Veii
Veii (pron. WAY-ee or VAY-ee; also Veius (Italian Veio)) was, in ancient times, an important Etrurian city 16 km NNW of Rome, Italy; its site lies in the modern comune of Formello, in the Province of Rome.

Veii was the richest city of the Etruscan League, on the southern border of Etruria. As the nearest Etruscan city to Rome, it was continually at war with Rome for nearly 400 years. It eventually fell to the Roman general Camillus's army in 396 BC. Veii continued to be occupied after its capture by the Romans; Livia had an estate there, according to Suetonius. It was famous for its statuary including a statue of Tiberius (now in the Vatican), and the Apollo of Veii (now in the National Etruscan Museum).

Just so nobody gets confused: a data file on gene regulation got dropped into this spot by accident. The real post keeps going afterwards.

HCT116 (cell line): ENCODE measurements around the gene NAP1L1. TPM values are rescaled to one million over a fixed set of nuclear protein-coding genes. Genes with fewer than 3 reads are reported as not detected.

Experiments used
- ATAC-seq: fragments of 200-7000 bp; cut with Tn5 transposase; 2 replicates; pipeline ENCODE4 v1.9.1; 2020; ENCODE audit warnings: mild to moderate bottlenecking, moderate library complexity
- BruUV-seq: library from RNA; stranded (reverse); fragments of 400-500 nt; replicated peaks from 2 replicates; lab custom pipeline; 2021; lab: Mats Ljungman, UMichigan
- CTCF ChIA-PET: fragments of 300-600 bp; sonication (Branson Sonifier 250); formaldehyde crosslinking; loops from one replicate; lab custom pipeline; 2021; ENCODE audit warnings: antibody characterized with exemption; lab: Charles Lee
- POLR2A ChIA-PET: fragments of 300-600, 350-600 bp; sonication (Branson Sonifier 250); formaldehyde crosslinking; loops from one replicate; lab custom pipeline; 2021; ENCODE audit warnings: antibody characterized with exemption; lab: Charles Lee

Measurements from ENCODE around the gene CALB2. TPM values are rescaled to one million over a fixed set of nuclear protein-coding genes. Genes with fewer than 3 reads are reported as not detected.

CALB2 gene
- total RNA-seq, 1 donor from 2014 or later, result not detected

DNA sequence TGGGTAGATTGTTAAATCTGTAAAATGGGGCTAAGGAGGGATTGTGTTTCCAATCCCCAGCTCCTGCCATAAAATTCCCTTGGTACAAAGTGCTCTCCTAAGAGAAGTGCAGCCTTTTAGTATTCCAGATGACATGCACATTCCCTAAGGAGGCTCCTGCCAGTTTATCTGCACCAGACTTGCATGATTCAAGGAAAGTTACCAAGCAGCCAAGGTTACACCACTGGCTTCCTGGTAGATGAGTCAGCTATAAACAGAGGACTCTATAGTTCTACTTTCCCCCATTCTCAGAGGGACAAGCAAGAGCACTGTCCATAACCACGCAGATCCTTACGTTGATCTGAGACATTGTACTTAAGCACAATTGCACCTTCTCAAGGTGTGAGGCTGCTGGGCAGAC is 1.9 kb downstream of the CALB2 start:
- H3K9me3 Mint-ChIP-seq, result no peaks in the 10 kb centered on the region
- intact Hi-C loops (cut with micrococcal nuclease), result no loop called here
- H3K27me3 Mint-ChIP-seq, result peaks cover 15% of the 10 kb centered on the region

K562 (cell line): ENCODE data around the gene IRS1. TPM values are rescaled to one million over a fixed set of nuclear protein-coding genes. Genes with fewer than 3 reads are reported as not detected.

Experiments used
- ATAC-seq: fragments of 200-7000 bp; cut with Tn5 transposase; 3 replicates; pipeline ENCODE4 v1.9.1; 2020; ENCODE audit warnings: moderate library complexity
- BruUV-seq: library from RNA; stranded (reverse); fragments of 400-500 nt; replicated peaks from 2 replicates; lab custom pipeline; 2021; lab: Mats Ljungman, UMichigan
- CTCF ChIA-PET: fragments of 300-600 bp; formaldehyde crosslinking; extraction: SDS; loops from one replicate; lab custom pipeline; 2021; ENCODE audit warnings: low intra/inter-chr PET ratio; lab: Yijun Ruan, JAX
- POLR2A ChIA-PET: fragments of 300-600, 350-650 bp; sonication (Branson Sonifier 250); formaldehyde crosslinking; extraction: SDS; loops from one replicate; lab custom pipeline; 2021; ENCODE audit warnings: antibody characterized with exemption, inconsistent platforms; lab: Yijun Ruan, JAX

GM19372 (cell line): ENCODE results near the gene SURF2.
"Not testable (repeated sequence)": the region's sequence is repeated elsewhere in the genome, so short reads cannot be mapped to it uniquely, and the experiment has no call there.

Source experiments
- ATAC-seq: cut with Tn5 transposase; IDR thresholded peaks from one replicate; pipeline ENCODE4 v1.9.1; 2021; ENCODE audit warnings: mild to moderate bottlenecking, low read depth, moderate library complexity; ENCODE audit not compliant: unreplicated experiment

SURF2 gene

The site was abandoned after ancient times, and it became forgotten until its rediscovery in the 17th century by the antiquarian Raffaello Fabretti. The remains of Veii today lie near the small village of Isola Farnese, but tombs and other remains have been discovered recently in adjacent areas in Formello and the Veio Natural reserve park.

Outside the remains of the city there are remnants of an apparent temple. Also tumuli and tombs have been found cut into the rock. The most famous is the Grotta Campana, uncovered in 1843, a chamber tomb with the oldest known Etruscan frescoes. There are additionally long tunnels leading into the mound of the city, which may corroborate Livy's account of the Roman victory in the Battle of Veii.



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